In the parts of this passage that are not included in the Gospel reading for this Sunday, even the disciples do not understand. They need to be taught that Jesus comes to make all things new. There are no longer any unclean foods, but there are unclean intentions. No longer is salvation through what goes into the stomach, but what comes from the heart. No longer is circumcision of our outward body part the sign, but the circumcision of the heart that is the guide and emblem of our faithful following of God.

Does this mean that our religious observances are no longer relevant or that doing good is no longer relevant? Not at all! It means our motivation for what we do is what is important. If someone is cut to the heart about their love for God, I can guarantee you good things will follow. If they are not concerned with God, but their own interests, then we are not ensured that there is a possibility of correction or good intent. It may be there, but we are not certain.

Look at all the things that flow from a heart that is self-focused: fornication, theft, murder, adultery, coveting, wickedness, deceit, licentiousness, envy, slander, pride, foolishness. Of these, we can see in this passage envy, slander, and pride, chief among them on display. We could look at this and say, “Lord, thank you that I am not like those Pharisees,” but are we not?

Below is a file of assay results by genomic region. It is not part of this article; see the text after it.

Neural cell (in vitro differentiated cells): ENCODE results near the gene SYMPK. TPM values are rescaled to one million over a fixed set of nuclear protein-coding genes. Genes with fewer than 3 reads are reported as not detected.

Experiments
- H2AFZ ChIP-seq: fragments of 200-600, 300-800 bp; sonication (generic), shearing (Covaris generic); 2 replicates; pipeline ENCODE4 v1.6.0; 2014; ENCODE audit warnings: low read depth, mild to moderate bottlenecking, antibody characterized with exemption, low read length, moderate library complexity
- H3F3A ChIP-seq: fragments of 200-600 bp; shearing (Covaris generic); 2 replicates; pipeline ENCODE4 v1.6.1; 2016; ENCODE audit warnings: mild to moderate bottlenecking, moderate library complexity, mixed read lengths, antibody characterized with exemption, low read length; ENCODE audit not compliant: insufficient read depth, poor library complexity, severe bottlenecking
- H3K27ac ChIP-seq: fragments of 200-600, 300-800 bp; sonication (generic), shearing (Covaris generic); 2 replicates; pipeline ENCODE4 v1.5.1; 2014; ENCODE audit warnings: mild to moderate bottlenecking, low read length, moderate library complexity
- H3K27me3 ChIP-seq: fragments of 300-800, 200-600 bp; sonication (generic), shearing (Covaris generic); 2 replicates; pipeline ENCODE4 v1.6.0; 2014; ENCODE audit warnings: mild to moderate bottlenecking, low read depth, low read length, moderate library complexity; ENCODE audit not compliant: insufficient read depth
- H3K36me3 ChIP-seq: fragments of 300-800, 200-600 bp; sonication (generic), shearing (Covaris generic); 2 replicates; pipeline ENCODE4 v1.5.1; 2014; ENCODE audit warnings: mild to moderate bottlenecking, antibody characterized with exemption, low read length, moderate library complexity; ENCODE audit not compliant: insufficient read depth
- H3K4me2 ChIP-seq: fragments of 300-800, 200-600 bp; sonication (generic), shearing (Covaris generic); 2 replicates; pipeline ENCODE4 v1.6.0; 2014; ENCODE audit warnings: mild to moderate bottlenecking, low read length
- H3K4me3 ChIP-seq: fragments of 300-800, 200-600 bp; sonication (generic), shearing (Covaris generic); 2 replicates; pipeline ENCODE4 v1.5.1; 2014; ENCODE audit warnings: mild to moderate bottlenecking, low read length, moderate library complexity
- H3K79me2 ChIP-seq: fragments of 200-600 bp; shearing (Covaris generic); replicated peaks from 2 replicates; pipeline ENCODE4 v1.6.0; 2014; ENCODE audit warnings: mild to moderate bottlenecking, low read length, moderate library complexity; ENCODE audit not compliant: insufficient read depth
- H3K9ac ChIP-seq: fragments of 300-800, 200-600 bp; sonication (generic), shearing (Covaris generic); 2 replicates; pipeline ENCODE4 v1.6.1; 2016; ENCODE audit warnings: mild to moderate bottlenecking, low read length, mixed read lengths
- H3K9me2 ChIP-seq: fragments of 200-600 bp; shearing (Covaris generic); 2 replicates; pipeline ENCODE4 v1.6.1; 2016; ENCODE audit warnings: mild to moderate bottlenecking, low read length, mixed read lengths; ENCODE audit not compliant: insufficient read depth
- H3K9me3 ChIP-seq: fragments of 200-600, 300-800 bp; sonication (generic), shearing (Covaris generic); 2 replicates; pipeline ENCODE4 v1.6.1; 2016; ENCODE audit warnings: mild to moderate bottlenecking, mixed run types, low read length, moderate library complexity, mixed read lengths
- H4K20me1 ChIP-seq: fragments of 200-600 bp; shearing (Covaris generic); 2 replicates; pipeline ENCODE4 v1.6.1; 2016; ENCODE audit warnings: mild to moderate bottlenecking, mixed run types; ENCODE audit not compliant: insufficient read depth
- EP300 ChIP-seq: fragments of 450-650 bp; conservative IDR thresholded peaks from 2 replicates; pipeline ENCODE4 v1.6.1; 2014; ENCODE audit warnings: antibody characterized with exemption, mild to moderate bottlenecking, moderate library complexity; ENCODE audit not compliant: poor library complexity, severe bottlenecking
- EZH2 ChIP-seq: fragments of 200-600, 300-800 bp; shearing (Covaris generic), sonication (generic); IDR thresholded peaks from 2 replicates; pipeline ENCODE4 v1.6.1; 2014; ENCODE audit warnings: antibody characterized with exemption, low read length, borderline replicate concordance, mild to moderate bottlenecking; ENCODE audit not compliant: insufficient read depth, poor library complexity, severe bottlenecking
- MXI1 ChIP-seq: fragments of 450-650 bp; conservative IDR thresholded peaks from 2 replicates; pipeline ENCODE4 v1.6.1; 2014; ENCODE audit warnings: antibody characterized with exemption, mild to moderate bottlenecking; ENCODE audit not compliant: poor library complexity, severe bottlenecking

The best question we can ask ourselves at the end of the day, as we review all that we have done, is “why exactly did I do that?” It is the question that goes to the heart of our heart. If we [go to church] come here and we honor God through our actions, through our prayers, through our art, through our singing, then we honor the Lord. If we do our service to the poor, those in prison, those who are sick, with the intent that we are doing God’s work on earth, then who is to question? There will be no question. If, the Lord forbid, we are accused of doing it for ill intent, we will know and God will know.

One last thing, when we are doing things because we love God and nothing else, then we do not need to nitpick.  We are done with the parasites of evil. We are embracing the mission of God. That is what we need. Amen.

This audio is under the copyright of My Spiritual Advisor, Incorporated and may not be used, reduplicated, or distributed for commercial use without the express written consent of My Spiritual Advisor, Incorporated.  My Spiritual Advisor, Incorporated, 2018.

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Mark Kurowski, M.Div.

Mark Kurowski, M.Div.

Executive Director

Spiritual Director, Author, Blogger, Podcaster, Theologian